Grim Conditions for China's Captive Cetaceans

On December 4, 2015, the China Cetacean Alliance (CCA) launched a major campaign to raise public awareness of the suffering faced by the cetaceans held captive in China. AWI is a founding member of the CCA, along with Whale and Dolphin Conservation, Marine Connection, and the Hong Kong Dolphin Conservation Society, as well as animal and environmental groups in Taiwan and mainland China.

The campaign launch occurred via a media event in Beijing, during which the CCA introduced a report, available in both Chinese and English, entitled Ocean Theme Parks: A Look Inside China’s Growing Captive Cetacean Industry (available on AWI’s website at www.awionline.org/cca). The report is based on an investigation conducted during 2015 and includes detailed information on all known captive cetacean facilities in China.

China is one of the few countries where the display of captive cetaceans is on the rise. China has 39 operational cetacean display facilities, with at least 16 more under construction. These facilities hold bottlenose dolphins, beluga whales, finless porpoises, and white-sided dolphins, as well as seven other cetacean species. Most disturbingly, one facility, Chimelong Ocean Kingdom in Guangdong Province, is holding nine orcas, although to date none have been put on public display. The orca stadium is apparently still under construction, but the government has confirmed that the orcas were imported by Chimelong. The whales were captured in the Sea of Okhotsk in Russia and imported between 2013 and early 2015. Where they are being held and under what conditions is unknown; it is not even clear if all are still alive.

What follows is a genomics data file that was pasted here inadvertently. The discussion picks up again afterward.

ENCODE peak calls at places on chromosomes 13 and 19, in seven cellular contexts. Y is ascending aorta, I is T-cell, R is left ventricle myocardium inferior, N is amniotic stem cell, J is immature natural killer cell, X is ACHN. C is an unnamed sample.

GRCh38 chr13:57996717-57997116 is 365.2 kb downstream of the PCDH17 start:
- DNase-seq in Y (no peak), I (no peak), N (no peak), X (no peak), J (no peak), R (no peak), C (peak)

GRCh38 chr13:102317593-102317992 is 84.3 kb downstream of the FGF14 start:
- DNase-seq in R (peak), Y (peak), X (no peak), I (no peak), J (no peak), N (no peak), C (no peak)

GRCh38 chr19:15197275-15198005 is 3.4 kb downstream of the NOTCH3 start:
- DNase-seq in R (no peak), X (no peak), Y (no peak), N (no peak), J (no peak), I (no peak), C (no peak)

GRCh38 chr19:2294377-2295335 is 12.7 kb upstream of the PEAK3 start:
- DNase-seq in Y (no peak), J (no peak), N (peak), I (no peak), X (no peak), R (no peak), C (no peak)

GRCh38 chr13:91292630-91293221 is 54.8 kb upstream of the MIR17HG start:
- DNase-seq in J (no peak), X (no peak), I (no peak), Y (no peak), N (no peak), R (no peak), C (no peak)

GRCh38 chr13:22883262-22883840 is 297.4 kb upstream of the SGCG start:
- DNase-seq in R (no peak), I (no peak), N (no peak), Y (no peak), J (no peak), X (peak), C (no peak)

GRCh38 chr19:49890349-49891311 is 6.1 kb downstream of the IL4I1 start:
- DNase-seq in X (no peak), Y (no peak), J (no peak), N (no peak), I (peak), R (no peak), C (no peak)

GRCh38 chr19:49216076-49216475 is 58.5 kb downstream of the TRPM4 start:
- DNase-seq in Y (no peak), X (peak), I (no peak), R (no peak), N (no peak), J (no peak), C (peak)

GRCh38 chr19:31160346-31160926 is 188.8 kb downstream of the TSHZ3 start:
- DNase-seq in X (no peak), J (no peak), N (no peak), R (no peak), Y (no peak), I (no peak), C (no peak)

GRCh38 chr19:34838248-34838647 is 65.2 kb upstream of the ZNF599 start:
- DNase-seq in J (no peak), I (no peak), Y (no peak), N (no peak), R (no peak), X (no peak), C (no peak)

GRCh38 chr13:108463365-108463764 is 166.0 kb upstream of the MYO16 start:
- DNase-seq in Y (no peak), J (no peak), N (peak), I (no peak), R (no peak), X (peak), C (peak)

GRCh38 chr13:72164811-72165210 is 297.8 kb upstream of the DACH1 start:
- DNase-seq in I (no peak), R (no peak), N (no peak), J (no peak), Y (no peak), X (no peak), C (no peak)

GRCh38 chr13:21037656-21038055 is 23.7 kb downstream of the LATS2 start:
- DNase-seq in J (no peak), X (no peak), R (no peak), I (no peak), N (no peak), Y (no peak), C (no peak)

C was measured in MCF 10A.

In China, little if any successful breeding is occurring, due almost certainly to poor holding conditions and a lack of staff expertise. Virtually all of the almost 500 cetaceans the CCA was able to inventory—via on-site facility visits, web searches, and research of media accounts and trade databases—have been captured from the wild. The primary sources are Taiji, Japan, from the hunts made infamous in the Oscar-winning documentary The Cove, and Russia, where all of China’s belugas and orcas originated.

The official regulations governing the care and maintenance of captive cetaceans in China are minimal. On paper, they are on a par with those of some other under-regulated jurisdictions; in practice, the conditions of China’s captive cetacean enclosures are exceptionally poor and outdated. The CCA’s investigator visited 14 facilities and found, among other problems, incompatible species being held together (for example, Arctic belugas in the same tank as temperate/tropical bottlenose dolphins); very small tanks holding multiple cetaceans; extremely loud music; dolphins forced to hold “photo-op” poses with visitors on pool decks for protracted periods; and plenty of rust and decaying infrastructure. Many of the facilities in China are essentially brand new, built within the past 5–10 years, but the infrastructure and even the shows have the look and feel of whale and dolphin parks from the 1950s and 1960s in the West. Construction standards appear poor.